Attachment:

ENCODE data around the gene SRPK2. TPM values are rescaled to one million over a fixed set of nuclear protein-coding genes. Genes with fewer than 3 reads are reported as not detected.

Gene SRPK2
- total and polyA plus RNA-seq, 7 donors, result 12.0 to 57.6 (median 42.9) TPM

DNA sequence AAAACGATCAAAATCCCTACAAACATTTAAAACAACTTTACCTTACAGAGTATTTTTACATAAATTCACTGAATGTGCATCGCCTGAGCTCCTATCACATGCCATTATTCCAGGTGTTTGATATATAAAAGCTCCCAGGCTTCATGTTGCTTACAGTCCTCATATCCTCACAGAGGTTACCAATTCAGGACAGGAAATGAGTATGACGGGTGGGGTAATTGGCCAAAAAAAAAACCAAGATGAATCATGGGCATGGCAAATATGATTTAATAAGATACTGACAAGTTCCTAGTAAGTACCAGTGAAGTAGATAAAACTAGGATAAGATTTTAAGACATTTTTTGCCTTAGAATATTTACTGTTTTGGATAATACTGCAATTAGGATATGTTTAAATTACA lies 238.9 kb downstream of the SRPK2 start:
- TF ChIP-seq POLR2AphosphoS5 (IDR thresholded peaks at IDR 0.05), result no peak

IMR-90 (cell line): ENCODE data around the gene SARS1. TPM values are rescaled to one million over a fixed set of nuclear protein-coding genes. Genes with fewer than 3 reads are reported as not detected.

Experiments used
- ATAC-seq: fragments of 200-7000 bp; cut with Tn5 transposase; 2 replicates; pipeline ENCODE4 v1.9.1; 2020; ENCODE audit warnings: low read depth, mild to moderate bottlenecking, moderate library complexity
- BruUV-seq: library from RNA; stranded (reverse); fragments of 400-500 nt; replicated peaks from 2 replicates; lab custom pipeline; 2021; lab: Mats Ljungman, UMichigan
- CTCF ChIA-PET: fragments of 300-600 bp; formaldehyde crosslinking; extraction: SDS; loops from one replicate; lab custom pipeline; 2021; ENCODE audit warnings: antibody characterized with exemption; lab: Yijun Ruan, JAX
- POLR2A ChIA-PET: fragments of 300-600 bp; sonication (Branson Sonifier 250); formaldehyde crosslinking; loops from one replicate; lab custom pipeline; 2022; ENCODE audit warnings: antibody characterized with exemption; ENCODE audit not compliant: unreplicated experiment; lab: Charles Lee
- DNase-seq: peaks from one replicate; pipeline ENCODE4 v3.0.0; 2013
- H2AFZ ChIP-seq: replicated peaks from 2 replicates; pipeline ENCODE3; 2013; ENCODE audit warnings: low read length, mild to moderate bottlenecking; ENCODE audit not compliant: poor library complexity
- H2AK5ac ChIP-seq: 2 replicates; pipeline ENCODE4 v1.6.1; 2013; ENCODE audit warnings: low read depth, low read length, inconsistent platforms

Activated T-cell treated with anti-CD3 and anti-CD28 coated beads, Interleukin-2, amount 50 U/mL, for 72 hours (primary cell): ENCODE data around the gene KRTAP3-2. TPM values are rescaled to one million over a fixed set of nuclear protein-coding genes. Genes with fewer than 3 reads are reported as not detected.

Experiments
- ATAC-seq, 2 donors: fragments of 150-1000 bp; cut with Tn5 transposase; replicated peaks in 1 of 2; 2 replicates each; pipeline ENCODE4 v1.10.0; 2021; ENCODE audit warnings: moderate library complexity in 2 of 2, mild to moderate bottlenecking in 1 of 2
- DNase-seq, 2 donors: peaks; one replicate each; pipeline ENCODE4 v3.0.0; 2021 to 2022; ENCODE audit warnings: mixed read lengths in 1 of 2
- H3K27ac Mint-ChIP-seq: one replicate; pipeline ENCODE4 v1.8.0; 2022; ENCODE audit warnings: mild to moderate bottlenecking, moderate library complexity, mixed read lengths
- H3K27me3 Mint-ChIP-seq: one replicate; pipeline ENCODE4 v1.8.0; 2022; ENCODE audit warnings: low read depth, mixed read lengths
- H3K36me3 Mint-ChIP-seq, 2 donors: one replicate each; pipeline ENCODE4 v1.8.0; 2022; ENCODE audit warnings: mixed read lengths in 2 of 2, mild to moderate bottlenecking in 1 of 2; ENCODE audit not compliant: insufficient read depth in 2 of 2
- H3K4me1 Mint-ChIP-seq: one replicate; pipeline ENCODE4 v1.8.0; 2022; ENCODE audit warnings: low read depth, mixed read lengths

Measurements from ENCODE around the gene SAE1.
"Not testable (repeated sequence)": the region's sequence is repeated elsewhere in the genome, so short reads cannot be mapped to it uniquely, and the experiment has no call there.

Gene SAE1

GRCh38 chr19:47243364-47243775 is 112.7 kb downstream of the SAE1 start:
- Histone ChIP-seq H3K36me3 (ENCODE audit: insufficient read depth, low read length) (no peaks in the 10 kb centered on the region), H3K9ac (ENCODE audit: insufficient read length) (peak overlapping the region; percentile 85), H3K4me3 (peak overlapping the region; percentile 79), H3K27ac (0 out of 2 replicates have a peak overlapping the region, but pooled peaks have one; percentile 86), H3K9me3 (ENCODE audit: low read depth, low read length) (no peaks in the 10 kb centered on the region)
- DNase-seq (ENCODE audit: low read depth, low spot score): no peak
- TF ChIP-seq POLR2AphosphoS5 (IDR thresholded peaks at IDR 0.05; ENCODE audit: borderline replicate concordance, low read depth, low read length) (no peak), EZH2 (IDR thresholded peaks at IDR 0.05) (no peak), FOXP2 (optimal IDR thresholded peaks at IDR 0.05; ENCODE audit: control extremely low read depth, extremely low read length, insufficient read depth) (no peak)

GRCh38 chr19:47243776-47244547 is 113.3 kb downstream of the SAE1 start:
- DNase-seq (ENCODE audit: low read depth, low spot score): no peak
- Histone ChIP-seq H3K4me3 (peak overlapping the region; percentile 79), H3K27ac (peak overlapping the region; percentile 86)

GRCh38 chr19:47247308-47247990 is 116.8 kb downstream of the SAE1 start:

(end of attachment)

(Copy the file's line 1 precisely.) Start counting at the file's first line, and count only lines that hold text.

ENCODE data around the gene SRPK2. TPM values are rescaled to one million over a fixed set of nuclear protein-coding genes. Genes with fewer than 3 reads are reported as not detected.